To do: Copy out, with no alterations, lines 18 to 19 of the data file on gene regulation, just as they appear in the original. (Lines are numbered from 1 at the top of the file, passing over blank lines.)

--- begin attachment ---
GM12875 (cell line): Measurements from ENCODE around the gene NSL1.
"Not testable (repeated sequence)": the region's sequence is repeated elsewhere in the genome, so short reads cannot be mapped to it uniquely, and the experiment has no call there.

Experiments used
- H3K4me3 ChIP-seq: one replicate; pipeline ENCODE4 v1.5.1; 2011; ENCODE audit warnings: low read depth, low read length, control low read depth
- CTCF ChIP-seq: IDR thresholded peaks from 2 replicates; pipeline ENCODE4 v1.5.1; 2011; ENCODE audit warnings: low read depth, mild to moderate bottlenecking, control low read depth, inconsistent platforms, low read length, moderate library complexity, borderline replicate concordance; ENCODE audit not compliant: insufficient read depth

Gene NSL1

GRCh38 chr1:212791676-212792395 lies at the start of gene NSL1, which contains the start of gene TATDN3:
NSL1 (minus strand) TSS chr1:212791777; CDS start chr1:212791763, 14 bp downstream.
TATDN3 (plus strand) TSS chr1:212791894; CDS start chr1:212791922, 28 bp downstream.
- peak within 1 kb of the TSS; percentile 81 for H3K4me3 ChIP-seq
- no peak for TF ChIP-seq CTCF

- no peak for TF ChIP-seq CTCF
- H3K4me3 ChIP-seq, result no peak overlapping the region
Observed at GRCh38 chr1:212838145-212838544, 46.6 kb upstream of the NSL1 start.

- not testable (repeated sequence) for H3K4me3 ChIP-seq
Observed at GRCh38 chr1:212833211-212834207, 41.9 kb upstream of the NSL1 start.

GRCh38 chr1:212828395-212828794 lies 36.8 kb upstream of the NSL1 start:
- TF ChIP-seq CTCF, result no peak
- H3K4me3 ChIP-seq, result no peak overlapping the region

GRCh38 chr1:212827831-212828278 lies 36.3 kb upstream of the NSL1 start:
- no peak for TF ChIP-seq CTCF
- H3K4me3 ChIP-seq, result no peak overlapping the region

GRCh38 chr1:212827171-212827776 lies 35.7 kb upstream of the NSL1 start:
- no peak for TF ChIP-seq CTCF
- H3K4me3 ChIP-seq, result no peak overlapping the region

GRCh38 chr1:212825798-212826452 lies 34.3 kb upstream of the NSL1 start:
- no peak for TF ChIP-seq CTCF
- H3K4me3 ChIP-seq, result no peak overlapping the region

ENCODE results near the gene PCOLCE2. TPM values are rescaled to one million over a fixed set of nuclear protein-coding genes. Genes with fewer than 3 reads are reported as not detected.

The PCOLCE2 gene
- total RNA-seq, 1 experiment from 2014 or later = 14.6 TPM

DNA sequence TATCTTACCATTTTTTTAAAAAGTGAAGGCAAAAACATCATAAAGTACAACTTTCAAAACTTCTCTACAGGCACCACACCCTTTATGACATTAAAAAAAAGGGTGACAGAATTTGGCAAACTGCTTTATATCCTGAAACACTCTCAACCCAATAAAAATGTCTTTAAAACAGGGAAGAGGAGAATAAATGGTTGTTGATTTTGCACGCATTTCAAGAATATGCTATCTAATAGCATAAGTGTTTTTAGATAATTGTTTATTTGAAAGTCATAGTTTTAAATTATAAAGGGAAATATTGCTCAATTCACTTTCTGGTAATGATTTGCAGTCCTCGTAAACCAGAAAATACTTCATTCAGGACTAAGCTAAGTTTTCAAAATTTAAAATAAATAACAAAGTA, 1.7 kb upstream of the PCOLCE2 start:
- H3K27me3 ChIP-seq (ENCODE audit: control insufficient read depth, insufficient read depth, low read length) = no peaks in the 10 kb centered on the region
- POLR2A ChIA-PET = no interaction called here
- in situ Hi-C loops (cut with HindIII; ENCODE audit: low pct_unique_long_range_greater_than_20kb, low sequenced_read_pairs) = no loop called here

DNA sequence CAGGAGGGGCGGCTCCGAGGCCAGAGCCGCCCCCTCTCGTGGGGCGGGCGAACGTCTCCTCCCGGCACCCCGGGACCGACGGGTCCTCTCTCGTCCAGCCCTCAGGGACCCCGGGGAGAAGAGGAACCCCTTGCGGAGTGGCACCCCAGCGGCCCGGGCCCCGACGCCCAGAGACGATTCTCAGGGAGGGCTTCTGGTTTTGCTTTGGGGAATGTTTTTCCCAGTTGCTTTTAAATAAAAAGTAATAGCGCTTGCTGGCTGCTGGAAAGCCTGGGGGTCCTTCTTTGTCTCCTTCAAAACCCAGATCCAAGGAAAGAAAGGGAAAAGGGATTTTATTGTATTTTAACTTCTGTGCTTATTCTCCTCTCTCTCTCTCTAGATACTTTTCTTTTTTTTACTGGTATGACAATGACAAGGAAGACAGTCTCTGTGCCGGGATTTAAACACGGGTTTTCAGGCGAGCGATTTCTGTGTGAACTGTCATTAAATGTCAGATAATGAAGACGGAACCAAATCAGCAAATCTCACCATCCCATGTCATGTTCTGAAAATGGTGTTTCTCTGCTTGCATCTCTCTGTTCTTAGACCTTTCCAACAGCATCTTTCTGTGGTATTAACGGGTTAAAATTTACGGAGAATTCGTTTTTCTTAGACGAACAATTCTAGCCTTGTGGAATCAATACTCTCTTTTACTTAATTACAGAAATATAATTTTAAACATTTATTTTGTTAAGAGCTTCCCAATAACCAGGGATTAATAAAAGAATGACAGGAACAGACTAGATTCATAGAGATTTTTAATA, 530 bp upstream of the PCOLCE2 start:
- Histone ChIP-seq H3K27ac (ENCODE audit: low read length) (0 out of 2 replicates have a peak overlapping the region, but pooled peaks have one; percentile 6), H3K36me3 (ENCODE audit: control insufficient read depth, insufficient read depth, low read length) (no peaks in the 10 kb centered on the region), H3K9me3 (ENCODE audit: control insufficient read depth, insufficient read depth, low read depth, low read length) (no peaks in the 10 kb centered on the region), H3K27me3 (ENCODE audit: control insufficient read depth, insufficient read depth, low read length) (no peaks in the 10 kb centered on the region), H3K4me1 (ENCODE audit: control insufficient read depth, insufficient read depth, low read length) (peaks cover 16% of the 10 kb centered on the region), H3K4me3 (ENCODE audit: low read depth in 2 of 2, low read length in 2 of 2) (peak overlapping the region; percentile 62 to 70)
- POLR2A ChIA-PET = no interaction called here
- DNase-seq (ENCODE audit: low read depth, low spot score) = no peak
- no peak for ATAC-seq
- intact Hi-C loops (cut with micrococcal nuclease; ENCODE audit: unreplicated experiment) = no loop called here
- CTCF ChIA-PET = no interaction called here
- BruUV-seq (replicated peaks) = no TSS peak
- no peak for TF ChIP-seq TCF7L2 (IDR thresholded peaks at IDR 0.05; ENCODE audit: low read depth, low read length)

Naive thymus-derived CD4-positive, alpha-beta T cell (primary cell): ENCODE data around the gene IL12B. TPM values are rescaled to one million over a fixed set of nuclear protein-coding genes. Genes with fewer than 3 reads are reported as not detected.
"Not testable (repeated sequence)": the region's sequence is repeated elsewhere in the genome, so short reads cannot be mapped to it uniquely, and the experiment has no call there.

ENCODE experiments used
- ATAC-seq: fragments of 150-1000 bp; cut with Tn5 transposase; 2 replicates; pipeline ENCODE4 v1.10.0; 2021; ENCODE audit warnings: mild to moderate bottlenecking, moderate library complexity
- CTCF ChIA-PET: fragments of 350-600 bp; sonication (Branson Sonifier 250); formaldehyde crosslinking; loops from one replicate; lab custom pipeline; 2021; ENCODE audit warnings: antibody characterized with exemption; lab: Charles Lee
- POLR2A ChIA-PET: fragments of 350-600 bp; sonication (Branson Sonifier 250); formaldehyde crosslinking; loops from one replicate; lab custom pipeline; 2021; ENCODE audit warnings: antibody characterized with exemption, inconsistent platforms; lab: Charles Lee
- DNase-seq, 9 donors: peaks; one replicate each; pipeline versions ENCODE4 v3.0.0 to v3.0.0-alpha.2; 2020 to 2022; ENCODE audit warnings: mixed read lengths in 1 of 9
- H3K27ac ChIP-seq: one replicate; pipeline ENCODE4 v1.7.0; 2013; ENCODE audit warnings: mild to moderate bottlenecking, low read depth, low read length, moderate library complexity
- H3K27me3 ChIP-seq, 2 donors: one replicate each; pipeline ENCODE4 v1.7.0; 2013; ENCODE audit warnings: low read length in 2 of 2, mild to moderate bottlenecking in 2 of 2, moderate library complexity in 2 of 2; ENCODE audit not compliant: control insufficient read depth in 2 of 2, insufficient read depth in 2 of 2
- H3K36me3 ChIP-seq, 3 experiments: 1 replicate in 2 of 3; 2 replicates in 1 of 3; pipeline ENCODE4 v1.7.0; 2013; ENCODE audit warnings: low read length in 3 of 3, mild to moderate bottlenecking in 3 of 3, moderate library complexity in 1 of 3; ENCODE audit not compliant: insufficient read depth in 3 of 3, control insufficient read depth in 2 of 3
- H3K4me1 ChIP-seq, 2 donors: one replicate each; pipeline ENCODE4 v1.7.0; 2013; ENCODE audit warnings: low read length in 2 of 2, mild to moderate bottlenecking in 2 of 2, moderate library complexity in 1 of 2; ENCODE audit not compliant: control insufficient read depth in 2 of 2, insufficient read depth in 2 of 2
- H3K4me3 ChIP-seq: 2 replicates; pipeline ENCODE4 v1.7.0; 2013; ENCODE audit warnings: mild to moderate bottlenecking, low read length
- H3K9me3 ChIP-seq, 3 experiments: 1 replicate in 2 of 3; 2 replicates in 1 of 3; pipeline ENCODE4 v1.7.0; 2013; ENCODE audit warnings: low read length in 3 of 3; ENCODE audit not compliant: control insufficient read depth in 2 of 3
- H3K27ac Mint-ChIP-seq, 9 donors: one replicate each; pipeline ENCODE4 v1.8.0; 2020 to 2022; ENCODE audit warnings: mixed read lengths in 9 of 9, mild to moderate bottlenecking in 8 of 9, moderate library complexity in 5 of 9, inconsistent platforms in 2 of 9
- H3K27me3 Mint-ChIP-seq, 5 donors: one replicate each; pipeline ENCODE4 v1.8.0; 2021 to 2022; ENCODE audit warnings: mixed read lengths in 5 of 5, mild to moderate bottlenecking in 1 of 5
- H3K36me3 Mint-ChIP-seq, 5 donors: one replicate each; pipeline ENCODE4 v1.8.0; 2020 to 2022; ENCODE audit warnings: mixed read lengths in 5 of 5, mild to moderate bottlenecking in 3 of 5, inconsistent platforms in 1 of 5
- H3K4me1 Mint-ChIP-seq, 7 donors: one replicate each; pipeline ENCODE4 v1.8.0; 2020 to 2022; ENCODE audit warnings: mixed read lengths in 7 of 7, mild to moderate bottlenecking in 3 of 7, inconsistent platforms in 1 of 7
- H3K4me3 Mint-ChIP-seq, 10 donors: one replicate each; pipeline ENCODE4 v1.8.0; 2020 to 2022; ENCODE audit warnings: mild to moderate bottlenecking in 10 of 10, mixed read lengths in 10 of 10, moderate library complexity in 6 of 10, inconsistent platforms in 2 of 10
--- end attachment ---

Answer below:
- TF ChIP-seq CTCF, result no peak
- H3K4me3 ChIP-seq, result no peak overlapping the region